> other than the fact that there is no control over the GUI elements used
> (which appears to be your major issue) all of this can be done in ardour3
> already.

Oh, well, fine anyway.

This way, it would be very close to building your own mixer, combining
>> different channel strips for your needs... but in software, and you don't
>> even have to mess with plugins directly, but you have everything routed to
>> direct controls which can be more easily MIDI assigned, for example (I
>> admit taking inspiration from the modulation routing capabilities featured
>> in many modern synths, ie. Waldorf Blofeld or Yamaha An1x). I don't think
>> there is anything in the DAW world which allows this, and I think this
>> would be a killer feature. Of course, this approach is even more useful
>> with a diverse set of internal FXs, because that way, you could even
>> include some preset track templates in the package to have an easy and
>> quick way to start working (and, as time goes by, maybe think of making
>> your own track templates with your favourite plugins).
> you seem to making a huge assumption about the types of controls that
> exist on a given "type" of plugin. an assumption that (a) isn't really true
> and (b) isn't very useful even if it is true, because you cannot
> interrogate a plugin to find out the level of detail about its parameters
> that would be needed to support a mapping from "generic controls" to the
> specifics of the plugin.

I'm not talking about track templates which adapt to ANY plugin of a
certain type, I'm talking about track templates which use SPECIFIC plugins
(which then goes well together with having a range of bundled plugins in
the DAW).

You said that all I want is just a bit more "chrome"... well, even if I DID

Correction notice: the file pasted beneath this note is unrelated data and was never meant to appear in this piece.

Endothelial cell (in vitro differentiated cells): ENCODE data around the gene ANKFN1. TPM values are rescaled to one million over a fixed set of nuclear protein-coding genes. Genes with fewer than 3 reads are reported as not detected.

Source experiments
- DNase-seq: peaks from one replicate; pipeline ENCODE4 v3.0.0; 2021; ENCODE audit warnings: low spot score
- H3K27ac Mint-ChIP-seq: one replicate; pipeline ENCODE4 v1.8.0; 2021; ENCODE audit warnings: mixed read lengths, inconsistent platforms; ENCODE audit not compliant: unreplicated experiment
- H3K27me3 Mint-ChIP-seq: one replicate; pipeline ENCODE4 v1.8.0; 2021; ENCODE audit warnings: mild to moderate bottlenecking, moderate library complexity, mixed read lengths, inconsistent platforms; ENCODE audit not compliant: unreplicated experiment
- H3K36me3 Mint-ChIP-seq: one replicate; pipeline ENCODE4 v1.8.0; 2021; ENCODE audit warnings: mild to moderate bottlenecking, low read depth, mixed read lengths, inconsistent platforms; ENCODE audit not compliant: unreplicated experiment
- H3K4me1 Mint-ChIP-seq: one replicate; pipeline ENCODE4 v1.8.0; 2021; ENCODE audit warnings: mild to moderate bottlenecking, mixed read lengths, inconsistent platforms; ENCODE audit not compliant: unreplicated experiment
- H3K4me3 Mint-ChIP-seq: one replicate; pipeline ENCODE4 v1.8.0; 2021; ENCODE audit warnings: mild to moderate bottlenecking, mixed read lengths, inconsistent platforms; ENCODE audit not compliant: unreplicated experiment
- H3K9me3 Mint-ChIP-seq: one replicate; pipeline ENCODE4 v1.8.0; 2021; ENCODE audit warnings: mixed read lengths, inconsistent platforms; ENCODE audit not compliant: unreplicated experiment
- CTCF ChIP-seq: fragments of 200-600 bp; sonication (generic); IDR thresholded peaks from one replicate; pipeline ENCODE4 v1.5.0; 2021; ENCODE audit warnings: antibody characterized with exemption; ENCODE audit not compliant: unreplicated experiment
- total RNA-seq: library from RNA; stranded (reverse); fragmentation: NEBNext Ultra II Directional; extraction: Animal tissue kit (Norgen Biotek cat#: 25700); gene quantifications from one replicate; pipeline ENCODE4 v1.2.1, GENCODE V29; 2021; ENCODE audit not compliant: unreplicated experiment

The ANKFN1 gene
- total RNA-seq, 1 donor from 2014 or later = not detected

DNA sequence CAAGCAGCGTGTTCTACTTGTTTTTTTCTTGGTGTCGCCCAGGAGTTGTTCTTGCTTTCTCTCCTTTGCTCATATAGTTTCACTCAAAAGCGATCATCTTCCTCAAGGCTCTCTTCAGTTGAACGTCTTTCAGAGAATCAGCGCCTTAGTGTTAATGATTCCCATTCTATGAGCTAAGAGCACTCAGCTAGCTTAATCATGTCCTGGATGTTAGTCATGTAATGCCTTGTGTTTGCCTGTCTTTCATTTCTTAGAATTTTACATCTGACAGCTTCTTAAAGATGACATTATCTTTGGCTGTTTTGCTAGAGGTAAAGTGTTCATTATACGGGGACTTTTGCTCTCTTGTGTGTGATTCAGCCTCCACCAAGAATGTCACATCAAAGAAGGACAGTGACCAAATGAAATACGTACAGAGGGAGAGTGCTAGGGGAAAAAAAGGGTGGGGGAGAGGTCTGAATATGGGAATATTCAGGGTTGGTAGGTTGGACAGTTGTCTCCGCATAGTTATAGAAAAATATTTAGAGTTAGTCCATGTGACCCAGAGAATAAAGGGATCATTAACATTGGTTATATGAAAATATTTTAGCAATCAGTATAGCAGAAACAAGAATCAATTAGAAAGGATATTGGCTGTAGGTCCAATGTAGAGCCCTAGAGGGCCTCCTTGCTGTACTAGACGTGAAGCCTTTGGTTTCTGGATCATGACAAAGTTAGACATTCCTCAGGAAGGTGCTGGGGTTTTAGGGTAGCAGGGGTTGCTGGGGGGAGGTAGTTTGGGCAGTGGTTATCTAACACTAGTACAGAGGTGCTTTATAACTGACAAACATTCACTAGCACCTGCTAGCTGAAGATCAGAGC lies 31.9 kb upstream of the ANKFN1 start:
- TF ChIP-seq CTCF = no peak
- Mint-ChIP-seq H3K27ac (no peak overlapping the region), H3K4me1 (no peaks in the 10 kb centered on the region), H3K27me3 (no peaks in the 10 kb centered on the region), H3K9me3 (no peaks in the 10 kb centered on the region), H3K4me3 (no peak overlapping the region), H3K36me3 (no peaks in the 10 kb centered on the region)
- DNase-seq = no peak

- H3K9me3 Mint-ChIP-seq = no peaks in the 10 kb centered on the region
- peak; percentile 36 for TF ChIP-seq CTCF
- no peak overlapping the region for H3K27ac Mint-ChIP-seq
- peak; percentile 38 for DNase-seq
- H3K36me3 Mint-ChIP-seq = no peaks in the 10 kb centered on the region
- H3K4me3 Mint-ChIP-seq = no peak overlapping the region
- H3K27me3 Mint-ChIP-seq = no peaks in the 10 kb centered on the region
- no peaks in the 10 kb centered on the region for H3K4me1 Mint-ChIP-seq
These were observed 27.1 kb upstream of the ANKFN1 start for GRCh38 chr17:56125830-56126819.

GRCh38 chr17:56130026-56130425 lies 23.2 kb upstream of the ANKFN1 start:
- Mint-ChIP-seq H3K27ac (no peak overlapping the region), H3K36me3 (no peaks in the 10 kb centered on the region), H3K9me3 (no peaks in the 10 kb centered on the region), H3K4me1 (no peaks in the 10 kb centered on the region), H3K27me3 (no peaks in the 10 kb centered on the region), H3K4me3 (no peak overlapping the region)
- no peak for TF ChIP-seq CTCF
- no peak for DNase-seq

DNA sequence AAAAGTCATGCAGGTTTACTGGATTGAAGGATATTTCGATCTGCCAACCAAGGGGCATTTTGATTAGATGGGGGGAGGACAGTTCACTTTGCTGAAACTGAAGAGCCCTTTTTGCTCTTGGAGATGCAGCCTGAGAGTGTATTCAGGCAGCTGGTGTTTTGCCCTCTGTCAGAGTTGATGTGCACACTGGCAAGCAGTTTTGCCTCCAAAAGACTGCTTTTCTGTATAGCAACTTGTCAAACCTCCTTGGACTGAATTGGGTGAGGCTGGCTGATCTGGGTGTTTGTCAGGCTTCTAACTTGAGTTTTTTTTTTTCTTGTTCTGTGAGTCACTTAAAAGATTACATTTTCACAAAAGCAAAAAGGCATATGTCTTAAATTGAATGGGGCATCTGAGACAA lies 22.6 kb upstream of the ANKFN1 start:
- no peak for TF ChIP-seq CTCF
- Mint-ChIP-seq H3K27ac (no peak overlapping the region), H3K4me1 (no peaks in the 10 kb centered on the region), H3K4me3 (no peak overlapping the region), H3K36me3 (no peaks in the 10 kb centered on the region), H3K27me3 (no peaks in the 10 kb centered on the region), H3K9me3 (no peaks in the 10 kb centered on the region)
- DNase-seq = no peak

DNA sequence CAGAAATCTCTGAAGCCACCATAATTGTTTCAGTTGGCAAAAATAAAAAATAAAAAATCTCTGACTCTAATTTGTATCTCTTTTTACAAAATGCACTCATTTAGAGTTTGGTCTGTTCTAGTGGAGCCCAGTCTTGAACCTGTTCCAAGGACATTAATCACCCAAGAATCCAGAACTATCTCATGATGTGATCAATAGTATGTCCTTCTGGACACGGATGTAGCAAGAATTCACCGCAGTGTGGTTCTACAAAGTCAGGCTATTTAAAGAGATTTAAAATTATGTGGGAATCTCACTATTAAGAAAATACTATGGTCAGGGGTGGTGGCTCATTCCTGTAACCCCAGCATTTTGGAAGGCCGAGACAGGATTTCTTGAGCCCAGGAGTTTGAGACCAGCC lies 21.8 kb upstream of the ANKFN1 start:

want more chrome, what's really wrong with it? And I personally don't even
WANT chrome, but many people I told about Ardour thought that "it looked
cheap" or "unrefined" or whatever compared to the other brand-name DAWs
they used. That's even BEFORE trying it. Like it or not, many people give
lots of importance to first impressions and hype, and if you want Ardour to
compete with other DAWs (and please don't say you don't want to compete,
because in the end you do compete, whether you decide to or not... and I
don't really think it's necessarily a bad thing), you have to also appeal
to those people who give looks a big deal of importance, who may also be
big-name professionals, musicians, artists, etc. I have argued lots of
times with Apple fanatics who deride Linux or Windows for even marginal
details, such as look and feel (or sometimes for things that weren't
actually even true), most of them are pathetically ignorant of even basic
technical details, but some of these people are accomplished graphic
designers, or musicians, or whatever. Idiots :D but talented idiots they

Why keep them out, when you do "survive" on donations alone? In the long
run, caving in on "chrome" may allow you to earn enough money from
subscriptions to hire a full-time developer or two to help you with the
things that matter the most to you and actually benefiting the project.

Really, I'd be delighted to contribute in first person to Ardour, it's not
something I can already do (I'm studying electronics engineering - at 24, I
took the plunge and went back to studying, hoping I did the right choice -
and I'll study quite a big deal of programming too, but I'm still far from
being even vaguely literate about it), I might in the future, but seeing
that development for Ardour 3 has been a bit slow (in your own words!),
maybe you should start considering investing in making the project more
popular with the majority of users (without alienating the old ones).